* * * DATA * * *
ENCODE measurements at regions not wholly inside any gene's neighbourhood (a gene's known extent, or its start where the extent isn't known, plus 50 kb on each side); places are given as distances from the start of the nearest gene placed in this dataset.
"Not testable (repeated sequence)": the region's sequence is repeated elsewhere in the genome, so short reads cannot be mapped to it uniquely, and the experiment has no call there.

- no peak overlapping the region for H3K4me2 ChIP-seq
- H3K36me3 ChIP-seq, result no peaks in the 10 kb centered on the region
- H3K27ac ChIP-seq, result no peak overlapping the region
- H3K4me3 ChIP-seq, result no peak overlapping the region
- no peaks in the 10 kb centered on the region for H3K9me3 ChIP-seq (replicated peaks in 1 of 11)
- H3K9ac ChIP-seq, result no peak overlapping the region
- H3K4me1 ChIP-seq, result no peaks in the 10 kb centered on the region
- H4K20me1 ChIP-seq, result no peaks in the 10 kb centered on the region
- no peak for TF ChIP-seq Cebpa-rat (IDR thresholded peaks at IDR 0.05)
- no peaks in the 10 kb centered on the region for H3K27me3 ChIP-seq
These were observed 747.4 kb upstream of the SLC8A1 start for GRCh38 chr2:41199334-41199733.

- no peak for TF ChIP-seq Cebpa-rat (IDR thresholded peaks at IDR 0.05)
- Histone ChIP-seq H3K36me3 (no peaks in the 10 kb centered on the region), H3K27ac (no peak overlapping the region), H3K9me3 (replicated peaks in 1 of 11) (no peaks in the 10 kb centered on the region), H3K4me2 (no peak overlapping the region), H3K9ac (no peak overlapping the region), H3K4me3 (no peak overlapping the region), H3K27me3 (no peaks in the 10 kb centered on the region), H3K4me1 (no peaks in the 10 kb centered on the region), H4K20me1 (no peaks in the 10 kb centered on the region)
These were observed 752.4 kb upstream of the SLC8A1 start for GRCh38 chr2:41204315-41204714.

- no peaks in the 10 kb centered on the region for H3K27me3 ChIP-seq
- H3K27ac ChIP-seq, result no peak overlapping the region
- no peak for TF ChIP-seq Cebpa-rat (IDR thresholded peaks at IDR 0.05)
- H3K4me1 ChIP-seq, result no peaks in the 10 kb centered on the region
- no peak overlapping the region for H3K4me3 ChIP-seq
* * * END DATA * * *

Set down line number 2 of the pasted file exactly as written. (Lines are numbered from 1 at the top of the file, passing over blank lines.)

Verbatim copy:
"Not testable (repeated sequence)": the region's sequence is repeated elsewhere in the genome, so short reads cannot be mapped to it uniquely, and the experiment has no call there.